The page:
In his book ‘drive’, Daniel Pink divides motivators into 2 categories, ‘extrinsic’, such as money and other tangible forms of rewards, and ‘intrinsic’, where one does things based on their own, internal ‘drive’. He is of the opinion that while extrinsic motivators are great for linear, simple tasks, over reliance on this will eventually backfire, causing one to become unmotivated.
Although the book is largely a self-help book, part of his book also talks about parenting. He has also put up a list of ‘to dos’ in his book, to help parents nurture intrinsic motivation in their children. Here are 5 of his suggestions:
- Make your children see homework in a different light:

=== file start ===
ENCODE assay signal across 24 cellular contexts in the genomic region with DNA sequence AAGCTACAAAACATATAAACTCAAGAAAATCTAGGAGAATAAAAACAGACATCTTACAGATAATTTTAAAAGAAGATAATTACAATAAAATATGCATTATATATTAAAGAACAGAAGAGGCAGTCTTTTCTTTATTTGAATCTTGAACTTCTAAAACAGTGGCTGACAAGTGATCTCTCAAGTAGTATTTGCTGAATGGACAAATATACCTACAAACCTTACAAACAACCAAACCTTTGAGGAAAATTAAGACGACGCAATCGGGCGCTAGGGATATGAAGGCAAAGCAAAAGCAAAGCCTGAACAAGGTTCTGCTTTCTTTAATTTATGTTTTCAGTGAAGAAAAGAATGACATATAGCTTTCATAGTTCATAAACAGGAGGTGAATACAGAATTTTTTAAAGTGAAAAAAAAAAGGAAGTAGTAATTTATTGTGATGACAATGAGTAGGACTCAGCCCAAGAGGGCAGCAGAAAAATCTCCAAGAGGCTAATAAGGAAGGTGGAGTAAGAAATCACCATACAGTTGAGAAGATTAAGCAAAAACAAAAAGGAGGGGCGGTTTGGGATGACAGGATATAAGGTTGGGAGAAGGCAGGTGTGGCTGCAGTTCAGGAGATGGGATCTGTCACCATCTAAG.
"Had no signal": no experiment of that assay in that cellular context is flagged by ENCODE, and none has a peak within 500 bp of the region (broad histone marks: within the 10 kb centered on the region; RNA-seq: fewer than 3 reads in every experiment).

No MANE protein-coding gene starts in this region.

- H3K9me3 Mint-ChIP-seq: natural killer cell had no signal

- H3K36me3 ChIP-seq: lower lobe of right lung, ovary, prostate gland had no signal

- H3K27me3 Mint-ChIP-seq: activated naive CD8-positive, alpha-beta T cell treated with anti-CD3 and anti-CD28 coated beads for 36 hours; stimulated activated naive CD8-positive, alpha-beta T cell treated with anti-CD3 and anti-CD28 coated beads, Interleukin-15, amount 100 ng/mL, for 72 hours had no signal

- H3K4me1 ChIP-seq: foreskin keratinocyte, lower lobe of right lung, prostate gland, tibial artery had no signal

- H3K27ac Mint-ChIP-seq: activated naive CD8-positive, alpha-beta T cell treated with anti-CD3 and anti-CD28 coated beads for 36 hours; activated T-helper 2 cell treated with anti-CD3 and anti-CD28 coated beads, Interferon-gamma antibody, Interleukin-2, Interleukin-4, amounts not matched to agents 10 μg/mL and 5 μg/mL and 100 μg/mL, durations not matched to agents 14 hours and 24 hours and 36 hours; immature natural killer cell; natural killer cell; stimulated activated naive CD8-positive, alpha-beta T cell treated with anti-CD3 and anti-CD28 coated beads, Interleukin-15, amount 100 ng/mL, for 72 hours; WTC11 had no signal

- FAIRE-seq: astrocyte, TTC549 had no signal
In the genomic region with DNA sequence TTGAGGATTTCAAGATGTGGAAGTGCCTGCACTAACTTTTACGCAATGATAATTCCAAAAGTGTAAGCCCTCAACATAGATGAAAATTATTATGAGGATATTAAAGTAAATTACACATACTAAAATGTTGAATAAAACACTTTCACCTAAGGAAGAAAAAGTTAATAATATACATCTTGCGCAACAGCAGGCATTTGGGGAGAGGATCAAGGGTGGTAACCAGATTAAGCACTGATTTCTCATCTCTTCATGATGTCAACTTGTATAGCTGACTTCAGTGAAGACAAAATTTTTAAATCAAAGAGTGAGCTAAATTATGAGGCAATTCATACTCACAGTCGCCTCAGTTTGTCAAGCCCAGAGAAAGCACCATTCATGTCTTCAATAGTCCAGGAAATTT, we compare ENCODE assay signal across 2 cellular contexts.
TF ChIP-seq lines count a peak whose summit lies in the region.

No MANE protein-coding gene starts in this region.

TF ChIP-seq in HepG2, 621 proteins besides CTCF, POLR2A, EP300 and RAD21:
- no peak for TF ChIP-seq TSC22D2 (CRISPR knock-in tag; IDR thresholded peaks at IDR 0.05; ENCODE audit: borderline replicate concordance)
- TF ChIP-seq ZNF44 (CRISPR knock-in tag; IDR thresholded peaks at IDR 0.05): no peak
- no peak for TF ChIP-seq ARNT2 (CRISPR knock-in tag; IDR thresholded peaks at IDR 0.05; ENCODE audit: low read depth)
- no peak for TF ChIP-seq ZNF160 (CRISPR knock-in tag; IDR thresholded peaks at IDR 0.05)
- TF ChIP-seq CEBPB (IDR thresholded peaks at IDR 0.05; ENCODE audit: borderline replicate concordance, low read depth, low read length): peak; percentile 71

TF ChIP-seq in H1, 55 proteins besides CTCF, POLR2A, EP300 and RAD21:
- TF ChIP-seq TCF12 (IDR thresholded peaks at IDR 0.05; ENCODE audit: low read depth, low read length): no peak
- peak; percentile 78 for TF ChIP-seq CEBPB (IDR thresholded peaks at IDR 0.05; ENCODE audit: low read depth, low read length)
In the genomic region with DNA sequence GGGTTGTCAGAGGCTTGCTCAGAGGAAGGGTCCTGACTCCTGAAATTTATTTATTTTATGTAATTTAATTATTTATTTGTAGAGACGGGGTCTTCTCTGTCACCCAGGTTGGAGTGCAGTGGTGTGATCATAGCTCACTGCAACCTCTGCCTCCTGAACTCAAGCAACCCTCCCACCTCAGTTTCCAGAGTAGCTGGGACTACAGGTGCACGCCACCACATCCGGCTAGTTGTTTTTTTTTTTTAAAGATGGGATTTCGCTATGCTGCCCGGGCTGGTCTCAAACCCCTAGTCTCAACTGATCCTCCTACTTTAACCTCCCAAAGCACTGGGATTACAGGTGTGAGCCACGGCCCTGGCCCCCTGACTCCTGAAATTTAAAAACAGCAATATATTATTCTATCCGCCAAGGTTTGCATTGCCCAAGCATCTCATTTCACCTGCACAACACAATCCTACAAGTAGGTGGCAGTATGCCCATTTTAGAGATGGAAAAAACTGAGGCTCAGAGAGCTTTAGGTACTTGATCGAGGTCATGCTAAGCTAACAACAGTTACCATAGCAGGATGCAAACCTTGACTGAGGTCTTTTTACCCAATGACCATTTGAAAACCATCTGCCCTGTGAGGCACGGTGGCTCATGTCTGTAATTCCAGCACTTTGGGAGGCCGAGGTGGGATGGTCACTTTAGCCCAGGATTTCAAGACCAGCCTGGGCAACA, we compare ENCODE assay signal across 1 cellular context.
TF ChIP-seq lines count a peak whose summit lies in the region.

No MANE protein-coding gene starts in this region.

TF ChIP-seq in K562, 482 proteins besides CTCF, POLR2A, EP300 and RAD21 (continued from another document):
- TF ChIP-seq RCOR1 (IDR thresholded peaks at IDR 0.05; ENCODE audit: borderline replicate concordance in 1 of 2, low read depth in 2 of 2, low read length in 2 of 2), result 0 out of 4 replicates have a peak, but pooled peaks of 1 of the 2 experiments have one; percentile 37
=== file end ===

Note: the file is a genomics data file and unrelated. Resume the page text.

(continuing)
– offer them autonomy over when and how to the work,
– only do work that promotes mastery,
– and make sure your child understands the purpose behind doing the work.
- Have a day every week where the child is free to explore and do whatever they want, without any restrictions.
- Make DIY report cards. School report cards are usually result-oriented, which cause the children to focus on getting results rather than the learning process. Make your own report cards based on the learning goals instead.
- Don’t bribe your child to do tasks. You can give your kids an allowance and also some chores, but don’t combine them. Your child will keep asking for rewards if you constantly associate tasks with rewards.
- Praise strategies:
– Praise your child for the effort and strategy used to solve problems, not intelligence.
– Only praise when there is a good reason for it.
– Make sure your praises specific, a simple ‘good job’ is insufficient.
– Praise should be given in private, not publicly.
For more about this, check out his book ‘Drive‘.